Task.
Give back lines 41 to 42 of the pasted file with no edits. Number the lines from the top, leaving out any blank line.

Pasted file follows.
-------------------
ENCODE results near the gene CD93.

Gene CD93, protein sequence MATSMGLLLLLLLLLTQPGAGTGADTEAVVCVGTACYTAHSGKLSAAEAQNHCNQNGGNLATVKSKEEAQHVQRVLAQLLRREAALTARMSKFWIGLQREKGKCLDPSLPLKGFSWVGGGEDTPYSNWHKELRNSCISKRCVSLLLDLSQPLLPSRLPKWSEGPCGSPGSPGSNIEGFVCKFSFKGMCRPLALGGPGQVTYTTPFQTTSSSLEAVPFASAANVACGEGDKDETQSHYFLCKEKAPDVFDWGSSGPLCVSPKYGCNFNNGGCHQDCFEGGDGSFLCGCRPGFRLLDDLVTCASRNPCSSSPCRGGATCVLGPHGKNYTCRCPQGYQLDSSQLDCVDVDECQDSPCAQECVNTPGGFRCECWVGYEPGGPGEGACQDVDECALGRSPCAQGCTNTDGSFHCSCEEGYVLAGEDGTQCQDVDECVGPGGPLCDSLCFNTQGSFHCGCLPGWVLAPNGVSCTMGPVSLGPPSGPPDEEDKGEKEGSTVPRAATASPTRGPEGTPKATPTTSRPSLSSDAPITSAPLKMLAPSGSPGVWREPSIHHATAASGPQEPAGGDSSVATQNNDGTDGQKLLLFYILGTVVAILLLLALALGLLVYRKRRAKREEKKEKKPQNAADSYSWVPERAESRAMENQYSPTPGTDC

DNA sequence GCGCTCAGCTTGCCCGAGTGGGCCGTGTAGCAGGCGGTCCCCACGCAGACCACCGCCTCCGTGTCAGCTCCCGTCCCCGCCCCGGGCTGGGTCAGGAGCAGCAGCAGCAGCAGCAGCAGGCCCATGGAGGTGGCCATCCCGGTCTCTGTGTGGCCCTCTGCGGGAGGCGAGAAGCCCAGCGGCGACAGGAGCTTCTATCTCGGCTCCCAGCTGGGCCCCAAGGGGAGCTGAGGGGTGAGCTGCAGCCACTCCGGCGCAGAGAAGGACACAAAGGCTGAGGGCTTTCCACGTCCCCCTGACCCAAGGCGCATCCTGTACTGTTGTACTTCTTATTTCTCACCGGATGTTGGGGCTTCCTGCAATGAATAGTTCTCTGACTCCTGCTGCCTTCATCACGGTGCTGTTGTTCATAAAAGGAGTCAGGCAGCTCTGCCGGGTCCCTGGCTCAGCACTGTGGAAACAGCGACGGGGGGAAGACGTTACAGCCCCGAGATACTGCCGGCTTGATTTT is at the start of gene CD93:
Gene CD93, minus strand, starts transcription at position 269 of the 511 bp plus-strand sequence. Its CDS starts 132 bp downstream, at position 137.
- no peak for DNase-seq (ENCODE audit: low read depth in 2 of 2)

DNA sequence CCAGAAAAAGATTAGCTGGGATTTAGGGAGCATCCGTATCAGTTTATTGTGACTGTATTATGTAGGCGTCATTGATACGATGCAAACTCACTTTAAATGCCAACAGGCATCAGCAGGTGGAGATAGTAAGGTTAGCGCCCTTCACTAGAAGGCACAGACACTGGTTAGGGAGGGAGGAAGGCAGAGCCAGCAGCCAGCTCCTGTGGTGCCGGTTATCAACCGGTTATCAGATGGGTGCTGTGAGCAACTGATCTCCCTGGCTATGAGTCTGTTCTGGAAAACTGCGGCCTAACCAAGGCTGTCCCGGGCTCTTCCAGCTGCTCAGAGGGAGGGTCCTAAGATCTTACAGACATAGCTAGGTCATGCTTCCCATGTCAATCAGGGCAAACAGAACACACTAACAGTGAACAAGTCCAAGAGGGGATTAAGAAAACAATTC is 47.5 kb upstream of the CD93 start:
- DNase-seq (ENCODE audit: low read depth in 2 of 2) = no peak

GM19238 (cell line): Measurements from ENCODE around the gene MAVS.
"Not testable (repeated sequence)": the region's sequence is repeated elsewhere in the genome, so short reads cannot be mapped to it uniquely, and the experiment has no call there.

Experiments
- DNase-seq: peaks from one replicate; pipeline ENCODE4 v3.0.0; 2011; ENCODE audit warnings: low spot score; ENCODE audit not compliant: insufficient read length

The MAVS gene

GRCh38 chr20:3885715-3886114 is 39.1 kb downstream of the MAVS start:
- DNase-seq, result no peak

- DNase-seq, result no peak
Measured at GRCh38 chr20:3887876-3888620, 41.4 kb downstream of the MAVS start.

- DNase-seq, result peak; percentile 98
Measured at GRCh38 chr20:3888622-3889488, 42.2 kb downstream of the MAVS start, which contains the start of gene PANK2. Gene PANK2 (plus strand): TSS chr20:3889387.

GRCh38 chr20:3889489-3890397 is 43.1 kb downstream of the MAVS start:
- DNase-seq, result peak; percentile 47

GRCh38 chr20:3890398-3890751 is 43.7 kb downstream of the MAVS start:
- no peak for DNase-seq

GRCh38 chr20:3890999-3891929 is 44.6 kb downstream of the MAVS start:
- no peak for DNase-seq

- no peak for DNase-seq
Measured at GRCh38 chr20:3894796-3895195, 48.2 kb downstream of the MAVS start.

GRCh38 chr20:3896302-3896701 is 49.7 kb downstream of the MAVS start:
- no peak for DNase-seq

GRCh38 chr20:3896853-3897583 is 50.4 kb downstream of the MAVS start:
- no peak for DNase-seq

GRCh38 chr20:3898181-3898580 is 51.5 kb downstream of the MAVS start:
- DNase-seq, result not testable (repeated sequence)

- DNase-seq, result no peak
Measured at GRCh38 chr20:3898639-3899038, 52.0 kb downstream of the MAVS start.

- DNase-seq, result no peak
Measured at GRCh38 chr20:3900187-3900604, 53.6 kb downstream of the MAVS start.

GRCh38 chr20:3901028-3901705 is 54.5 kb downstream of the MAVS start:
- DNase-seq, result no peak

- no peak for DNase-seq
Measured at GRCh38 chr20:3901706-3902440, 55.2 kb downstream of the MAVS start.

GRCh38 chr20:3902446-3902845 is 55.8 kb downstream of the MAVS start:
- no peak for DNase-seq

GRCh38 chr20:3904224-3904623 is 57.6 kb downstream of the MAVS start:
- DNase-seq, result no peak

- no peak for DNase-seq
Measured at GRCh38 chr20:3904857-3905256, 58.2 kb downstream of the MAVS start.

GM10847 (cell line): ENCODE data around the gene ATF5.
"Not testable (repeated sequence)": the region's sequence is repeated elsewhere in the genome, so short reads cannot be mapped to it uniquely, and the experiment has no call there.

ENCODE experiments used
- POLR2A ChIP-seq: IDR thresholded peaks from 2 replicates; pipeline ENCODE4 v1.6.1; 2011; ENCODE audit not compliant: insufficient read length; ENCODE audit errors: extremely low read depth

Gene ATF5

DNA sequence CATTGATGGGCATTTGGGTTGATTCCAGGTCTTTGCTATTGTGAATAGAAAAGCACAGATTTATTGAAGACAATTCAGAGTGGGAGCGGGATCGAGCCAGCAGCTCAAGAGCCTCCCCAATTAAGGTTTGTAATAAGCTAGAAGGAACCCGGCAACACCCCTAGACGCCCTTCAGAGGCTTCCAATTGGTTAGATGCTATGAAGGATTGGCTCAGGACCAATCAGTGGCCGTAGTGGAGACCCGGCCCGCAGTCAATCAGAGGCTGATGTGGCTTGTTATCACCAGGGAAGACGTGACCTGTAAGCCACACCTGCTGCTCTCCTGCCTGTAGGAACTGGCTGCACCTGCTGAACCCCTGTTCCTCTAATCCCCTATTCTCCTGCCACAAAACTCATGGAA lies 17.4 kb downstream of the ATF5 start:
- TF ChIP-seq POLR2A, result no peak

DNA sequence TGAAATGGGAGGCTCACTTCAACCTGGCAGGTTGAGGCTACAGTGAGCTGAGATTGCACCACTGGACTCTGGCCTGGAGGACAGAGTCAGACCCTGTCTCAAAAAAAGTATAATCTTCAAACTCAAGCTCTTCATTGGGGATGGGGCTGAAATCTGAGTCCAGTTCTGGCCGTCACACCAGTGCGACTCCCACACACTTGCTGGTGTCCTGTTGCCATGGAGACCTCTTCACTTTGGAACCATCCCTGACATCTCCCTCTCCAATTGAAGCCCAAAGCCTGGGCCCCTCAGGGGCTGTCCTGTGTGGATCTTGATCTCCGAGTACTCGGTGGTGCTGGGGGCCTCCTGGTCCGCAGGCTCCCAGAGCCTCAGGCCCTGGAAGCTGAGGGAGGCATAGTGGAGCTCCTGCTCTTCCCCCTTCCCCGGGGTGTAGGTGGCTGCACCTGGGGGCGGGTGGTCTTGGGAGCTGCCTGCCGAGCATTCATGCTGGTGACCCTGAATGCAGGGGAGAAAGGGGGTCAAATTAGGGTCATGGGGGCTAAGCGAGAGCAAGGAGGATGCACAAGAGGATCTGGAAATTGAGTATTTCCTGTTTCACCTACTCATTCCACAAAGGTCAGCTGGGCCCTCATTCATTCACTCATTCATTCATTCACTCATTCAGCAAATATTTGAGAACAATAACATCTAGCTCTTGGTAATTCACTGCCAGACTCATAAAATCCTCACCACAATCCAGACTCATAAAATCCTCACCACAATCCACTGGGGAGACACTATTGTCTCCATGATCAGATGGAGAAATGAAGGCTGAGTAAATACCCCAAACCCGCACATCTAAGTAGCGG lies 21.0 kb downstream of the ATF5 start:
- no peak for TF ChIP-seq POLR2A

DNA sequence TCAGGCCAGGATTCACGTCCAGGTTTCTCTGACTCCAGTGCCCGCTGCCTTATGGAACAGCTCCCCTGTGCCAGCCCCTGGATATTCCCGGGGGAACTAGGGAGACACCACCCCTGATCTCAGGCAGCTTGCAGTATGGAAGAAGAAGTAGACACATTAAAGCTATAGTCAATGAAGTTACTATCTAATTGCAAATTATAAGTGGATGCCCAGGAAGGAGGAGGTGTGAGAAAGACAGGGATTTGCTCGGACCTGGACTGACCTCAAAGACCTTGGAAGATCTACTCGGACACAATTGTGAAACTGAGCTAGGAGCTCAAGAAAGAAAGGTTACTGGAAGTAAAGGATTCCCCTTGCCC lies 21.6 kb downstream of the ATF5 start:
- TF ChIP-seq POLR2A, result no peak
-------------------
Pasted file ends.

GRCh38 chr20:3902446-3902845 is 55.8 kb downstream of the MAVS start:
- no peak for DNase-seq